Minyan Mailbag - Pricing Power, Commodities, & Inflation
Minyans share because they care!
Note: Our goal in Minyanville is to remove intimidation from the financial markets and encourage an interactive dialogue among the Minyanship. We share this next discussion with that very intent.
- The dollar is the key to USA 'flation destination.
- This cycle is globally different.
- Inflation is defined by too much money chasing too few goods.
- Global capacity is currently nowhere near being exceeded by global demand.
Greenspan had a hard time figuring out how unemployment could be so low in 1999 without triggering the inflation that his models were indicating would result. The models were built on historical relationships that didn't encompass the new reality of massive volumes of global trade. Historically, international suppliers were a drop-in-the-bucket for domestic demand. When money was plentiful, domestic capacity was quickly strained, and inflation would result. In 1995-2000, the strong dollar made imports cheaper and cheaper, global supply was plentiful, (particularly with some emerging markets trying to export their way out of deep recessions or depressions), and pricing power was non-existent in the U.S. within the global competitive environment.
The "oil tax" could be deflationary in that it slows the domestic economy by diverting spending away from other areas of the economy. The unique problem in this cycle, however, is dollar-linked. A possible outcome would be for capital flows to initially react traditionally, (moving money into bonds as the economy weakens), but ultimately the government is going to create the money to pay for our deficit spending and fund the government's programs. If corporate America slows as the trade deficit grows, (due to our imported oil needs), foreign confidence in the U.S. economy is likely to falter, resulting in further dollar declines, making oil and imported goods more expensive and exacerbating the trade deficit...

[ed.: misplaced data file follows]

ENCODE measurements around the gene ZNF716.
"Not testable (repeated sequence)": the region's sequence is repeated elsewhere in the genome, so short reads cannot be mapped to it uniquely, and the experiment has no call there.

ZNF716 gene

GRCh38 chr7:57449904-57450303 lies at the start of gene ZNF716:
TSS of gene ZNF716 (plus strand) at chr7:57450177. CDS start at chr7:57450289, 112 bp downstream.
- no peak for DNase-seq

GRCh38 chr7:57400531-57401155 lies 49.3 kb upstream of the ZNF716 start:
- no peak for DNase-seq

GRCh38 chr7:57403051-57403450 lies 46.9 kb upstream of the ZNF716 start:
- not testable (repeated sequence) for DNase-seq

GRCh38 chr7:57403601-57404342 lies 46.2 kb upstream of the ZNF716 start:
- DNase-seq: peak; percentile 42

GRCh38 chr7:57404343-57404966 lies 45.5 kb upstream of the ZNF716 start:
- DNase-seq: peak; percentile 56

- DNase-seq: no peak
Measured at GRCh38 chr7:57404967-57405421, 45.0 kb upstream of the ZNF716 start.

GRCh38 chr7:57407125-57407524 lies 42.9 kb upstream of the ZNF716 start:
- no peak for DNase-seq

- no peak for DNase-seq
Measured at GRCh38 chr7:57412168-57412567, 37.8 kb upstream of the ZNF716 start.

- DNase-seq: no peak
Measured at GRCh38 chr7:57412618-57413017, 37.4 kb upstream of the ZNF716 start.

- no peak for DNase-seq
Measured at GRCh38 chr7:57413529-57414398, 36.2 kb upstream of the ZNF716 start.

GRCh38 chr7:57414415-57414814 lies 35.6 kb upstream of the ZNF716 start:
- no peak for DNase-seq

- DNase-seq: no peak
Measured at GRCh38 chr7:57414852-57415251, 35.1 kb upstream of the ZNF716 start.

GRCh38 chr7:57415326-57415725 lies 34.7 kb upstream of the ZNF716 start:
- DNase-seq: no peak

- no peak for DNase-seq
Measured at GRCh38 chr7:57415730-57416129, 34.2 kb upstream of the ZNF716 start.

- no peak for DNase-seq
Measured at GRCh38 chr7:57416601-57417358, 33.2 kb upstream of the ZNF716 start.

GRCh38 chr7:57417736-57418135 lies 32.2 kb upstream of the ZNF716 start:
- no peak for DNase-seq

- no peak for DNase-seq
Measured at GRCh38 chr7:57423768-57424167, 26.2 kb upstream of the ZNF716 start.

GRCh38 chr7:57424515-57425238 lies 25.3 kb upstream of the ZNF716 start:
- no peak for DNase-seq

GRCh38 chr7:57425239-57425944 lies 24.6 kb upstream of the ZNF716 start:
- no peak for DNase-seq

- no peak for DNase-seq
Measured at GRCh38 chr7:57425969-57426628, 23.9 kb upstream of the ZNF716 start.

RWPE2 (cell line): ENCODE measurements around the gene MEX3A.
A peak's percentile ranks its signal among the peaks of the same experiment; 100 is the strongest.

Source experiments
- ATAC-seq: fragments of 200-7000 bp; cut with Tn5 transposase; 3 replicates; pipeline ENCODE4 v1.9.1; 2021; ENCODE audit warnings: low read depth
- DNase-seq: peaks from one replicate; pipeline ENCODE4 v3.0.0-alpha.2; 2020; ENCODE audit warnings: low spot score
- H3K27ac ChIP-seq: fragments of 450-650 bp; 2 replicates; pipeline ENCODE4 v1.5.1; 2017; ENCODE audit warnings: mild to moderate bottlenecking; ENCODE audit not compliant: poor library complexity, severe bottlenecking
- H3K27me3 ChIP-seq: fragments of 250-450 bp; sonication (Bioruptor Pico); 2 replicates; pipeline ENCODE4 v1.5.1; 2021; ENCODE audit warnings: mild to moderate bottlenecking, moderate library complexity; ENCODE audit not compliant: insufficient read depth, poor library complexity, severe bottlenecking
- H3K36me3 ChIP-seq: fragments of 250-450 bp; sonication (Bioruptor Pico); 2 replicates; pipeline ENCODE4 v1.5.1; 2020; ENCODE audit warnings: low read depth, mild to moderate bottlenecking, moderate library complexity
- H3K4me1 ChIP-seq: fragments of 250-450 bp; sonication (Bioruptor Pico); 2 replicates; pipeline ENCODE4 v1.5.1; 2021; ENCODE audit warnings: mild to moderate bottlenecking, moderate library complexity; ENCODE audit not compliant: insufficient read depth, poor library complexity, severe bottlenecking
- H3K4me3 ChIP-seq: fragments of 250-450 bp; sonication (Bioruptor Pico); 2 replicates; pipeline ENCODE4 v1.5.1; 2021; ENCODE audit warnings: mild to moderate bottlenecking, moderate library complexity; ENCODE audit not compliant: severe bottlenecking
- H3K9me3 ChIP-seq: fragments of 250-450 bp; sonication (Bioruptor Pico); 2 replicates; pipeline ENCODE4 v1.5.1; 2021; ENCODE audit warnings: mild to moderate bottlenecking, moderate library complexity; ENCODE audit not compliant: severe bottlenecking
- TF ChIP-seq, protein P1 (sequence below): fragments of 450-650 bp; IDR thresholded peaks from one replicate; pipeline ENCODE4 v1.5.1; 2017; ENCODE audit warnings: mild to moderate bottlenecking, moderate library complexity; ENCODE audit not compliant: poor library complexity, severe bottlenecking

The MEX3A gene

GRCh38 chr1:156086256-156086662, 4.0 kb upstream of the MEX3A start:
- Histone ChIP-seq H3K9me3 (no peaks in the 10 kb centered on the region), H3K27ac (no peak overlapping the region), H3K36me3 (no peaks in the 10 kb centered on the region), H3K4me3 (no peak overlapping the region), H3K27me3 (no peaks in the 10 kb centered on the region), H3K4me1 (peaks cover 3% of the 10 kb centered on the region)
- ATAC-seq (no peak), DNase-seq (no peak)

Imported inflation will ultimately create the opposite environment that we faced in 1999 - U.S. companies will have substantial pricing-power as foreign goods rise in price due to currency translation. (yes - stagflation)
China and Japan are major players in keeping economic gravity from immediately moving the U.S. into this eventuality. They have thus far determined that it is better to sell their stuff to a country with bad and deteriorating credit, than to no one at all. But the recognition of the U.S.'s imbalances has them working hard to build trade with other countries. Once they wean off their dependence on U.S. consumption, the day-of-reckoning will be upon us. If China chooses to combat an overheating economy by allowing their currency to float, the process will be underway. As with equity over-valuations, corrections can occur gradually or violently. Gradual change is almost always the lesser-of-evils, and this process "could" just begin and slowly build over the coming years.
The U.S. is currently countering the negative effects of rising oil, commodity, health care, etc., with massive liquidity. The dollars that are being created to hold things together continue to be substantially valuable because there continues to be very strong foreign demand for them. Foreigners are holding inflationary forces for the U.S. economy at bay. As long as the U.S. can continue to create a virtually unlimited supply of dollars and have foreigners continue to view them as valuable and exchange cheap goods for them... the U.S. will be able to handle almost anything that the economy dishes out. How long foreigners are willing to continue supporting the dollar in the face of increasing imbalances is difficult to predict.
Unlimited dollars + cheap foreign goods = no serious inflation problems (& the "possibility" of deflation?)
Thus an optimistic non-inflationary outcome is based simply on "foreign hospitality."
I, (for the record), believe that market forces will at some point prevail and I DO believe that the U.S. is on a course to inflate away our unmanageable debt. I also believe that inflation is a U.S.-specific risk, not a global problem.
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